Last update: June 18th, 2021 at 3:00 pm
Dust Storm Over the Red Sea. On June 16, 2004, a huge plume of dust blew out of the deserts of Sudan and Eritrea and over the southern Red Sea. The plume grew dramatically in size over the course of a few hours, as is shown in these Moderate Resolution Imaging Spectroradiometer (MODIS) images. The earlier MODIS image, from the Terra satellite, shows a much more compact, almost completely opaque plume. When the Aqua satellite flew over a few hours later, the plume had spread over the Red Sea.
The bulk of the plume narrowly missed covering Port Sudan, which lies about halfway up the vertical strip of coastline. It also missed covering the Dahlak Archipelago by a much greater margin, though a thin veil of dust still managed to reach that far. This archipelago is visible at the bottom right corner of the image. It has been known since Roman times as a source of pearls.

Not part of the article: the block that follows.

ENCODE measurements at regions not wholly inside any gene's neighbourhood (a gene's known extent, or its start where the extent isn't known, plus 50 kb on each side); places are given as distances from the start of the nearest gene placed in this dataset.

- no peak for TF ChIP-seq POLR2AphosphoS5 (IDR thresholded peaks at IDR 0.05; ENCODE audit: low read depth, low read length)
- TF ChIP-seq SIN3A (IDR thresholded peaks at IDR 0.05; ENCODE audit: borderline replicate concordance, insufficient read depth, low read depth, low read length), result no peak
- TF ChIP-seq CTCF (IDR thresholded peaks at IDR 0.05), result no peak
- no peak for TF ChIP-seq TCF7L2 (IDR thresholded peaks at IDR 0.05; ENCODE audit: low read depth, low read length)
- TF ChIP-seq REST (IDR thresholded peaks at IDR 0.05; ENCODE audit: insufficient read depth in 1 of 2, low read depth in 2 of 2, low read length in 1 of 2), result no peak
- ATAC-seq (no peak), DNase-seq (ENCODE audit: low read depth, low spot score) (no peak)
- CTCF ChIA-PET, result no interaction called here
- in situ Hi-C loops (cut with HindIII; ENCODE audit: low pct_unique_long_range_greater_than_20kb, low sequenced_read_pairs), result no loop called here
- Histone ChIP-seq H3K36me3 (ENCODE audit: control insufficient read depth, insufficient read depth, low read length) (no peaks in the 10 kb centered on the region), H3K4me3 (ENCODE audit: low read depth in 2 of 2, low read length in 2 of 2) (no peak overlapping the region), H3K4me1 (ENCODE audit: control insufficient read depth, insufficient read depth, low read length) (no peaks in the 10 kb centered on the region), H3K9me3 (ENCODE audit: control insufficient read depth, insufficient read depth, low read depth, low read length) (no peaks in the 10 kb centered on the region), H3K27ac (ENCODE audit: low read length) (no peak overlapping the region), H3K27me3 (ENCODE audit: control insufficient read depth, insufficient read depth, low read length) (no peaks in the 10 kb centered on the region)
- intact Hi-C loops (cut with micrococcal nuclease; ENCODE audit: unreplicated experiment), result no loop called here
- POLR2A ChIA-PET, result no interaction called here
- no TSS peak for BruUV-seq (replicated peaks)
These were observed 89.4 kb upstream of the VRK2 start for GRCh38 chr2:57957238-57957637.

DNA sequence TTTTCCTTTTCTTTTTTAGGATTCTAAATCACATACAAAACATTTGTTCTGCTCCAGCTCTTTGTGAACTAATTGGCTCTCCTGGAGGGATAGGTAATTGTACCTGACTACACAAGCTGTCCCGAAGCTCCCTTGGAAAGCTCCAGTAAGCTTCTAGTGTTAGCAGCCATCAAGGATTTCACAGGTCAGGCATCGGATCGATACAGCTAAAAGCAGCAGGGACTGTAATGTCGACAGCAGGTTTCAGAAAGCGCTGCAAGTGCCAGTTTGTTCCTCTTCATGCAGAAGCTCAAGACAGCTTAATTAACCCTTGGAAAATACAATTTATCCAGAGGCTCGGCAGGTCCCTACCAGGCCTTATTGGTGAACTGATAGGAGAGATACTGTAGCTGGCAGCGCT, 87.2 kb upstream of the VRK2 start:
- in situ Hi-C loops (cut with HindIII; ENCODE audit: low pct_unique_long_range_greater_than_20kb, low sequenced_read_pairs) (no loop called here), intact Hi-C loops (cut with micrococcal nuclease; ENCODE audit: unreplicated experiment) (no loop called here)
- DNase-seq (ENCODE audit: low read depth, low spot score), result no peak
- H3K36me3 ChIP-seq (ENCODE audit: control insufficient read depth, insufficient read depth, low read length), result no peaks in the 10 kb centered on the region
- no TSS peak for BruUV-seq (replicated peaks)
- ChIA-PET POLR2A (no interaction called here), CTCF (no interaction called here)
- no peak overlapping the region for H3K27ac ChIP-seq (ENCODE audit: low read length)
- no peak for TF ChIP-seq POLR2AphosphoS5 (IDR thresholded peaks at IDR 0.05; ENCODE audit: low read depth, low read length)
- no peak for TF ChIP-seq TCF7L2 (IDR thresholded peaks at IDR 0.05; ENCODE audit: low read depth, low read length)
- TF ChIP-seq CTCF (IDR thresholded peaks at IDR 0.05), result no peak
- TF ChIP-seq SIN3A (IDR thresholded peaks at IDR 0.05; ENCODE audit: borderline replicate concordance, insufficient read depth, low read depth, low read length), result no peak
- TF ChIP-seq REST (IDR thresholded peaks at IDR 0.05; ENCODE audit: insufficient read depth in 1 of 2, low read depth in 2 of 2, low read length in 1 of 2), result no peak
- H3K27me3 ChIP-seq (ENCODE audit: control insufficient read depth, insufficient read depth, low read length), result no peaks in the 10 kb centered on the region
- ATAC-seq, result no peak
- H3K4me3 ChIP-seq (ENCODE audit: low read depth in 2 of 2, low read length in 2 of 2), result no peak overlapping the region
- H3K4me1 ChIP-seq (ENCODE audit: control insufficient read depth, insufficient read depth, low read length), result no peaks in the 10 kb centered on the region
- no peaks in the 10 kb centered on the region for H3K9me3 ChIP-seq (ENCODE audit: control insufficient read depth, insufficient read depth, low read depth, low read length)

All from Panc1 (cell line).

The Red Sea (Arabic: البحر الأحمر Al Baḥr al aḥmar, Hebrew: Yam Soof ים סוף or Hayam Haadom הים האדום, Coptic: ⲫⲓⲟⲙ `ⲛϩⲁϩ Phiom Enhah or ⲫⲓⲟⲙ ̀ⲛϣⲁⲣⲓ Phiom ̀nšari, ܝܡܐ ܣܘܡܩܐ Yammāʾ summāqā Tigrinya: ቀይሕ ባሕሪ Qeyih Bahri, Somali: Badda Cas) is a seawater inlet of the Indian Ocean, lying between Africa and Asia. Its connection to the ocean is in the south, through the Bab el Mandeb strait and the Gulf of Aden. To its north lie the Sinai Peninsula, the Gulf of Aqaba, and the Gulf of Suez (leading to the Suez Canal). It is underlain by the Red Sea Rift, which is part of the Great Rift Valley.
The Red Sea has a surface area of roughly 438,000 km2 (169,100 mi2), is about 2250 km (1398 mi) long, and — at its widest point — 355 km (220.6 mi) wide. It has an average depth of 490 m (1,608 ft), and in the central Suakin Trough it reaches its maximum depth of 3,040 m (9,970 ft).
The Red Sea also has extensive shallow shelves, noted for their marine life and corals. The sea is the habitat of over 1,000 invertebrate species and 200 types of soft and hard coral. It is the world’s northernmost tropical sea, and has been designated a Global 200 ecoregion.
Credit: Jeff Schmaltz, MODIS Rapid Response Team, NASA/GSFC